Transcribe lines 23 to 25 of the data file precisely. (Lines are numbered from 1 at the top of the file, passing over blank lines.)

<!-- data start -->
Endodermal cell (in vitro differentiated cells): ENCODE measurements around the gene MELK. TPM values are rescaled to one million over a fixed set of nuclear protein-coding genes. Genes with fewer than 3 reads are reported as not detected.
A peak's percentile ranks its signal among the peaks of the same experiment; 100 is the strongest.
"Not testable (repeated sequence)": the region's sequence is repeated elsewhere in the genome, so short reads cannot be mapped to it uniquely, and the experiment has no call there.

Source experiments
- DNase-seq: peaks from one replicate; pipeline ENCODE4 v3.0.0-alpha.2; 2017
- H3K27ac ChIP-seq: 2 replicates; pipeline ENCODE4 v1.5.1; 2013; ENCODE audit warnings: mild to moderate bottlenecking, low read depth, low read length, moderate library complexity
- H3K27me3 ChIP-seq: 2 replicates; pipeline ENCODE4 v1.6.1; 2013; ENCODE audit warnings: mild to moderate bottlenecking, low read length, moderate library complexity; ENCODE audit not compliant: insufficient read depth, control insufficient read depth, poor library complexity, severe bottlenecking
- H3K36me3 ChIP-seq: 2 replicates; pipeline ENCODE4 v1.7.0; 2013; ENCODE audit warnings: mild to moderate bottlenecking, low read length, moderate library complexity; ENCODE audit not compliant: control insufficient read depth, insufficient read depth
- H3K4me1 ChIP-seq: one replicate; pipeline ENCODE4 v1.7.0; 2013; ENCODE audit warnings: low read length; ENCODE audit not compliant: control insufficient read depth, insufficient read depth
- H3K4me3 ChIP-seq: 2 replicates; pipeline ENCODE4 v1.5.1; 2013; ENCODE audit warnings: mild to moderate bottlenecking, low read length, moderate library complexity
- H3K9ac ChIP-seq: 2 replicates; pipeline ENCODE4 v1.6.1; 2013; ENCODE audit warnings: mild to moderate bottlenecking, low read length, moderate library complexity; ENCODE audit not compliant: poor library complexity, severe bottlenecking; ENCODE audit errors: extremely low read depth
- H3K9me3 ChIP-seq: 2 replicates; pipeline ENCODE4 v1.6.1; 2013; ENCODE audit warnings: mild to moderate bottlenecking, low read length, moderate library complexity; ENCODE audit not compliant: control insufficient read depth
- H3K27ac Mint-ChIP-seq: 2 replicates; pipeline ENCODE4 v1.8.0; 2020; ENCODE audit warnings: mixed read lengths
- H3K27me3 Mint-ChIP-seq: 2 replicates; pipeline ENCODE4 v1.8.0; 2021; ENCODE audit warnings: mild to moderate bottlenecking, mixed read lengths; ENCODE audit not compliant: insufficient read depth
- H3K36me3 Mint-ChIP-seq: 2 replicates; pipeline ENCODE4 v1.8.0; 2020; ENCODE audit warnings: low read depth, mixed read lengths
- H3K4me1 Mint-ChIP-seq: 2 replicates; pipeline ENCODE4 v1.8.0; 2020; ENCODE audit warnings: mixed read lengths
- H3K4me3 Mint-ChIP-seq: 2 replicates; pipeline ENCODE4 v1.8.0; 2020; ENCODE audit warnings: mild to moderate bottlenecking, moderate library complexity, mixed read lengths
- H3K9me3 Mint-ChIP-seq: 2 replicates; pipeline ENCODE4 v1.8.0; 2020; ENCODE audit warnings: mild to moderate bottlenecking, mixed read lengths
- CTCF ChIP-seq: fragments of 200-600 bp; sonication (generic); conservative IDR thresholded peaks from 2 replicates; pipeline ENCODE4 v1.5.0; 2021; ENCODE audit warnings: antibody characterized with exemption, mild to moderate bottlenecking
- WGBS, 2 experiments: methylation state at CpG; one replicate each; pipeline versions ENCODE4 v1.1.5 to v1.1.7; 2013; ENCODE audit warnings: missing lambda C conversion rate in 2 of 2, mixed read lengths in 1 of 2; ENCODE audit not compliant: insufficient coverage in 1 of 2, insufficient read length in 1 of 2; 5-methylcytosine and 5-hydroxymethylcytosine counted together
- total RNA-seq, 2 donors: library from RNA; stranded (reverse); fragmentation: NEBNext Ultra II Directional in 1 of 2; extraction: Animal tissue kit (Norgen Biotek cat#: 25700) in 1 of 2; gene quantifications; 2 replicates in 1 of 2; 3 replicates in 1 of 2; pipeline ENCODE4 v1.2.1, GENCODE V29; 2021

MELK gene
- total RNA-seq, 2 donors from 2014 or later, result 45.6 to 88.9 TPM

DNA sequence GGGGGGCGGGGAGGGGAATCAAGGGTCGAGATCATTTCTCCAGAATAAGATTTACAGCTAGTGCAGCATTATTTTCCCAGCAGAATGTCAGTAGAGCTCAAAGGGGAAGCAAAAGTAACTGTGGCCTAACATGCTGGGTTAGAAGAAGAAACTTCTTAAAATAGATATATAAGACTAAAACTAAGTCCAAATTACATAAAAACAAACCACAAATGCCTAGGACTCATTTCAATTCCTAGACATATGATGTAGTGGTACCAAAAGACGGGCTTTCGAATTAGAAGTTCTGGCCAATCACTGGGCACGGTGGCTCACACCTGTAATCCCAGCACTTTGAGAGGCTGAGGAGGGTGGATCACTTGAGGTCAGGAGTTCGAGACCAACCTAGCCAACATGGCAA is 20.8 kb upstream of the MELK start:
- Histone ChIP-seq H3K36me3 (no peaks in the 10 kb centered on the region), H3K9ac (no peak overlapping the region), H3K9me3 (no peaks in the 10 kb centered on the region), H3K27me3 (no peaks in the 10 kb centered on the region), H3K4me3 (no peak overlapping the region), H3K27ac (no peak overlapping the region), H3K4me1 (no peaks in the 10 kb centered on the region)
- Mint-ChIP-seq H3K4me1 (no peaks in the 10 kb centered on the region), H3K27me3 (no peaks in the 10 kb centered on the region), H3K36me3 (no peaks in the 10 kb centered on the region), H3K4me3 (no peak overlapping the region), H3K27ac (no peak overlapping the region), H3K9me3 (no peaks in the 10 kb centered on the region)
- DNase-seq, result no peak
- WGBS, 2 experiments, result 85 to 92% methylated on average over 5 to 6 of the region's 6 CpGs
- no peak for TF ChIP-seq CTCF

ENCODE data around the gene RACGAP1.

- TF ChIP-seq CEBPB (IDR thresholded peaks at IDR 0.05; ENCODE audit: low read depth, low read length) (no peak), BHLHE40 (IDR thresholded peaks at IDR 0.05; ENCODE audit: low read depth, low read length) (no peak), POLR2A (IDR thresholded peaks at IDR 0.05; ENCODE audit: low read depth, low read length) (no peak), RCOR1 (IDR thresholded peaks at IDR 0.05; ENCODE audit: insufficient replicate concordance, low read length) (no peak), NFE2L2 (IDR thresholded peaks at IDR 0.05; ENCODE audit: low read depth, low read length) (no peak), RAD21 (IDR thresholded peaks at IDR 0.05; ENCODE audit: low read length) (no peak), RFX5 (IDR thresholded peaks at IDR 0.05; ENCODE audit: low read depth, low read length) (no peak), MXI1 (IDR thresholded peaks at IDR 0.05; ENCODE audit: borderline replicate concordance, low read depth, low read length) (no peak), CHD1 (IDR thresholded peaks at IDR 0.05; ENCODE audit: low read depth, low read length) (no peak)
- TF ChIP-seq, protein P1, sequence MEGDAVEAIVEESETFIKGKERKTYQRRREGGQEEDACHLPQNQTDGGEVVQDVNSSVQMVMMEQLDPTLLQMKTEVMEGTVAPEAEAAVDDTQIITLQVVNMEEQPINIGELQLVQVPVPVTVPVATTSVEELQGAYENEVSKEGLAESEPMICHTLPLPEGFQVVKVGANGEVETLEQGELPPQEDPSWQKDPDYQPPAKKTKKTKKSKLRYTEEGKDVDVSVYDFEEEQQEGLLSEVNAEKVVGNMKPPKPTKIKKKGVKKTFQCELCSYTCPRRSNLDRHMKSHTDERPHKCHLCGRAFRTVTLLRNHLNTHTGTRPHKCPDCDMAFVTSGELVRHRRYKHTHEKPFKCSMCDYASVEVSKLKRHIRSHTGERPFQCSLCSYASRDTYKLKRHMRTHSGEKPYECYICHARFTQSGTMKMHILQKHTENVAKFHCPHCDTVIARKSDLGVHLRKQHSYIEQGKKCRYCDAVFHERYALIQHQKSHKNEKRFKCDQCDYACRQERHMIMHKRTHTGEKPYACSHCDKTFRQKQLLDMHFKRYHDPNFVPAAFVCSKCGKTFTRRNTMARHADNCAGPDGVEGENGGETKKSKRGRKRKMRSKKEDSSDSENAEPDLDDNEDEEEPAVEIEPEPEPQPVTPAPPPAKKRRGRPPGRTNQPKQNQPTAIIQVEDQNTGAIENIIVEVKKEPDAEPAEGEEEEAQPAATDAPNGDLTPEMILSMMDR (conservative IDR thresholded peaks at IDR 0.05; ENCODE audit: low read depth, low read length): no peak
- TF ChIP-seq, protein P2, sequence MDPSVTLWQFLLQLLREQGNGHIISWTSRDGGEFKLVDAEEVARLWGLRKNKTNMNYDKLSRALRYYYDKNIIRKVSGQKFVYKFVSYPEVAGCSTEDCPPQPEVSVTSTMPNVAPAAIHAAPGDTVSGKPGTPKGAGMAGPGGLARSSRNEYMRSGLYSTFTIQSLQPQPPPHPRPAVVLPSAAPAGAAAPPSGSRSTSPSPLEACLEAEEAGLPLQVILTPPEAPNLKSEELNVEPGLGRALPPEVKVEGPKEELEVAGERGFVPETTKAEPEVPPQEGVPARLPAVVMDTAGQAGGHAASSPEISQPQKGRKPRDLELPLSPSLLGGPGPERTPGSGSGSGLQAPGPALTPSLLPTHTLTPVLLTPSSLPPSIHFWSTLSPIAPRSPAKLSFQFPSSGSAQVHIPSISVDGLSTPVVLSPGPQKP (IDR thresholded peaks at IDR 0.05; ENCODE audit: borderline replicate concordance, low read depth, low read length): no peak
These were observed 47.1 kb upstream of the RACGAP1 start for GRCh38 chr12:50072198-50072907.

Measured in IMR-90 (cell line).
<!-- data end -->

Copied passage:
- total RNA-seq, 2 donors from 2014 or later, result 45.6 to 88.9 TPM

DNA sequence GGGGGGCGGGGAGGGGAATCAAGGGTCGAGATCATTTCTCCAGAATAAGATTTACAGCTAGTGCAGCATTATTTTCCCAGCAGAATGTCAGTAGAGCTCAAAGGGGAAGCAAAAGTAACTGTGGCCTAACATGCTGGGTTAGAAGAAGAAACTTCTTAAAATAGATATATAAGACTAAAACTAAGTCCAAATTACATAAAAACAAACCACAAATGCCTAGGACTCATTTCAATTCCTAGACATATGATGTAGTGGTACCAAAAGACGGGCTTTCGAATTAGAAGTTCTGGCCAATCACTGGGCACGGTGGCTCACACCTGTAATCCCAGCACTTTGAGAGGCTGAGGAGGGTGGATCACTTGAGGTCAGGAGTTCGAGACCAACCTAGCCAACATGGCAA is 20.8 kb upstream of the MELK start:
- Histone ChIP-seq H3K36me3 (no peaks in the 10 kb centered on the region), H3K9ac (no peak overlapping the region), H3K9me3 (no peaks in the 10 kb centered on the region), H3K27me3 (no peaks in the 10 kb centered on the region), H3K4me3 (no peak overlapping the region), H3K27ac (no peak overlapping the region), H3K4me1 (no peaks in the 10 kb centered on the region)